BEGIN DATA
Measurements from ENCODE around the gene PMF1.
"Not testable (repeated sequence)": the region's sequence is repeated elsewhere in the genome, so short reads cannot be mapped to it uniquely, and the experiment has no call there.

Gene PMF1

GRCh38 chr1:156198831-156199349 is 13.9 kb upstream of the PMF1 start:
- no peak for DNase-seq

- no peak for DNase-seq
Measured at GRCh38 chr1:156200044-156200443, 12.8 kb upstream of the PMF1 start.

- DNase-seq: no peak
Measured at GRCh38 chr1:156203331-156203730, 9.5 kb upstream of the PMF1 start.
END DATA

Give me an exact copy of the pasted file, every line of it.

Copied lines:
Measurements from ENCODE around the gene PMF1.
"Not testable (repeated sequence)": the region's sequence is repeated elsewhere in the genome, so short reads cannot be mapped to it uniquely, and the experiment has no call there.

Gene PMF1

GRCh38 chr1:156198831-156199349 is 13.9 kb upstream of the PMF1 start:
- no peak for DNase-seq

- no peak for DNase-seq
Measured at GRCh38 chr1:156200044-156200443, 12.8 kb upstream of the PMF1 start.

- DNase-seq: no peak
Measured at GRCh38 chr1:156203331-156203730, 9.5 kb upstream of the PMF1 start.